I also had my hairdresser friend shave my long hair when it started falling out. I got a synthetic wig and it looked just like my hair. It was light and didn't really bother me.I just wasn't one of those women that could walk around bald, although I give them credit. I hadnt heard much bout the...

      more

      I also had my hairdresser friend shave my long hair when it started falling out. I got a synthetic wig and it looked just like my hair. It was light and didn't really bother me.I just wasn't one of those women that could walk around bald, although I give them credit. I hadnt heard much bout the cold cap. I just think, no matter what you do, certain chemos make you lose hair, just a part of the process.Now almost two years after dx my hair has grown back, still short, but I love it n it is way healthier. You will get through this. Have faith

      Comment
    • Sharon Danielson Profile
      anonymous
      Survivor since 2007

      Earlier, we had a bit of a discussion about the cold cap. You must ask your oncologist about it as there is some talk about it interferring with the chemotherapy. SInce chemo. attacks fast growing cells, which hair is, the cold cap keep the chemotherapy from reaching the scalp. Your cancer...

      more

      Earlier, we had a bit of a discussion about the cold cap. You must ask your oncologist about it as there is some talk about it interferring with the chemotherapy. SInce chemo. attacks fast growing cells, which hair is, the cold cap keep the chemotherapy from reaching the scalp. Your cancer could hide out in that tissue. Hopefully, some others will come forth with more information about the pluses and minuses of the cold cap. Last work always comes from your oncologist. Remember.... Bald, is beautiful! Take care, Sharon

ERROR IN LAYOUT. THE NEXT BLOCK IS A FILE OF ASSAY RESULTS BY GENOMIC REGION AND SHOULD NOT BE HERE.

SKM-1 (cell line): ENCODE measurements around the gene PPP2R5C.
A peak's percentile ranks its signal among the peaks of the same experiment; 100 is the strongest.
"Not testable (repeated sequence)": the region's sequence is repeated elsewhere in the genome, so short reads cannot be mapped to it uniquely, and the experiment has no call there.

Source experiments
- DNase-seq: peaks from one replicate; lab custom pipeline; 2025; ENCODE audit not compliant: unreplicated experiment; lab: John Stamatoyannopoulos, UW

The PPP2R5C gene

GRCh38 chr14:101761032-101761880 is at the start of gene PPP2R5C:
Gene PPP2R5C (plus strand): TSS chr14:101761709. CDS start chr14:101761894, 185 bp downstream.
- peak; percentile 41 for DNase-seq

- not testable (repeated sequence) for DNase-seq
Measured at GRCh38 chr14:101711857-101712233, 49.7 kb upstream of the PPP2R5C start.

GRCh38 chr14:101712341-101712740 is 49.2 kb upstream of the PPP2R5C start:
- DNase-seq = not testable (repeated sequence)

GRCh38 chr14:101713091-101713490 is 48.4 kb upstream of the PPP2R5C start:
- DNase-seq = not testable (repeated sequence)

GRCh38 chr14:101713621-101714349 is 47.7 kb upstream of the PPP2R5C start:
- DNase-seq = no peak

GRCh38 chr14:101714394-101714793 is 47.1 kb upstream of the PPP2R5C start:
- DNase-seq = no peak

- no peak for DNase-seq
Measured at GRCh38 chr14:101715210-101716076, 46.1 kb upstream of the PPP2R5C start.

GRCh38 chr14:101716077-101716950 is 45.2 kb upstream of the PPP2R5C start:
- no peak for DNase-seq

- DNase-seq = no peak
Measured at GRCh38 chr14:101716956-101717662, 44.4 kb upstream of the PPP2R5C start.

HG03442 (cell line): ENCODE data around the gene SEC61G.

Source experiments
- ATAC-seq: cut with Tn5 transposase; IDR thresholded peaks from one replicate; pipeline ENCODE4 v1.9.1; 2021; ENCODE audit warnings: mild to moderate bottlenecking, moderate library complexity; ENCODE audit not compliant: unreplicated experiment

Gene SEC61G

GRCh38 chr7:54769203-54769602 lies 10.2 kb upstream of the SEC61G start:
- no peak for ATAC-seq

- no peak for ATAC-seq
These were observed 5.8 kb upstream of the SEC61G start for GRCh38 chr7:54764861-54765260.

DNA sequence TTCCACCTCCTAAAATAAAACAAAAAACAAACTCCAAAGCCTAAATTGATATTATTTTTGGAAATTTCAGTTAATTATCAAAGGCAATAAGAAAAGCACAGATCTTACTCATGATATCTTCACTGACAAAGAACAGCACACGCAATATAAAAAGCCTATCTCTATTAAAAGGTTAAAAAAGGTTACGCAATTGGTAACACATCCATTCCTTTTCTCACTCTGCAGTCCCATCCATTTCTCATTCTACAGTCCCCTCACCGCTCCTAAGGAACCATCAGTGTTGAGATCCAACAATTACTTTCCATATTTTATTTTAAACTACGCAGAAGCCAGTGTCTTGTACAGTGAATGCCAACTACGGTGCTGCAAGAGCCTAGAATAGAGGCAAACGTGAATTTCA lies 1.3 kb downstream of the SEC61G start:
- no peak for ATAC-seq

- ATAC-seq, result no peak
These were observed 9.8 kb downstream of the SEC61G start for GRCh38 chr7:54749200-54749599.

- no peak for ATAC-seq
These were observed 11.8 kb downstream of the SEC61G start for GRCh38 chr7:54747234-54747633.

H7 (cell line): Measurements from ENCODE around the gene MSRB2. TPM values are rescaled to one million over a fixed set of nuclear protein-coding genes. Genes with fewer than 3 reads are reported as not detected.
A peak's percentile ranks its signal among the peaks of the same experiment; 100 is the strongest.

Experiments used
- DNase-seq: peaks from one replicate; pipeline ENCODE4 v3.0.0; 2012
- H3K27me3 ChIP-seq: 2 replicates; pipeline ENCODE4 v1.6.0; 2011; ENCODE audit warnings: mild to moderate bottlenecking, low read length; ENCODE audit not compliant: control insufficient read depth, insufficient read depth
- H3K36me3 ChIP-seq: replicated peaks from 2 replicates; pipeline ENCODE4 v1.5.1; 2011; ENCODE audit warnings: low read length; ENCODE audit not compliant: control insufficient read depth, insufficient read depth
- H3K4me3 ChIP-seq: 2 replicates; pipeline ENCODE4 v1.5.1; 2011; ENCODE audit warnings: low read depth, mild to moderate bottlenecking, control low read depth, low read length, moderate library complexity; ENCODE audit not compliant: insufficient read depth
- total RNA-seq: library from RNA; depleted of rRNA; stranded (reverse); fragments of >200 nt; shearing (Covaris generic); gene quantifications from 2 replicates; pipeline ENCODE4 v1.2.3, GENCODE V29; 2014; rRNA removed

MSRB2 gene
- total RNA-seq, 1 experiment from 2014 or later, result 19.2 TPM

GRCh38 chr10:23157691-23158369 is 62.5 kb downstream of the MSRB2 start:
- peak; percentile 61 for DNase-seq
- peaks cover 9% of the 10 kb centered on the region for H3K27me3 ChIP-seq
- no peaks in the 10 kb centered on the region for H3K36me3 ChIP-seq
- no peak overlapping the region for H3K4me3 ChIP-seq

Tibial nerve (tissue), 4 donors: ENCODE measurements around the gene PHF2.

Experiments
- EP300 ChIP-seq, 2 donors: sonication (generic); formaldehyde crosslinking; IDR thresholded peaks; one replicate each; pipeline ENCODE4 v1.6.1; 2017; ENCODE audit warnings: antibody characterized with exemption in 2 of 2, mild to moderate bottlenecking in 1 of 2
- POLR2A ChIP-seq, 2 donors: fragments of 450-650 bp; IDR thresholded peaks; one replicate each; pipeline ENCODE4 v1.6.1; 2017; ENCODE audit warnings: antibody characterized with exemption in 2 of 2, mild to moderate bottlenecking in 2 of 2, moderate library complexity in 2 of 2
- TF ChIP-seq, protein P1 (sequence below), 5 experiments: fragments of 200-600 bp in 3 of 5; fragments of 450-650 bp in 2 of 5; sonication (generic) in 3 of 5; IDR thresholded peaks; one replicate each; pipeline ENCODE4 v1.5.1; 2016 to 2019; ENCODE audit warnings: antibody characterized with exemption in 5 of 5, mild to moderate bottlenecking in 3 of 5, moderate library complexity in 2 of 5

Comment
  • Cynthia Flexen Profile

    I dont know whether I should have a Bilateral mastectomy or just single mastectomy? I have DCIS in my left breast. I do not have the BRCA1 or 2 gene so that is why I dont know what to do??? Any advice please?

    Asked by anonymous

    Stage 0 Patient
    about 7 years 5 answers
    • View all 5 answers
    • Diana Foster Payne Profile
      anonymous
      Stage 4 Patient

      Hi Cynthia, have you spoken to your Breast Surgeon about their opinion? That's very good news you don't have either of the BRACA genes. I will have my test performed this week. That's a tough decision, whether to remove both breasts. I have Stage IIIc IDC. It's a later stage plus my...

      more

      Hi Cynthia, have you spoken to your Breast Surgeon about their opinion? That's very good news you don't have either of the BRACA genes. I will have my test performed this week. That's a tough decision, whether to remove both breasts. I have Stage IIIc IDC. It's a later stage plus my non-cancerous breast has several calcifications and a fluid filled cyst. Trouble brewing there. So I've chosen to have both removed. It's such a personal choice I can only relate my story to you. A good medical site to go to with fact based research is breastcancer.org. Or the book "Dr Susan Love's Breast Book". both has so much helpful info. Thinking of you on your journey,

      Diana

      2 comments
    • Surf  Momma Profile
      anonymous
      Learning About Breast Cancer

      I just had a bilateral mastectomy one week ago. I have cancer in one breast only. I choose a bilateral because it made more sense to me to have two breasts that could look as similar as could be.

      Comment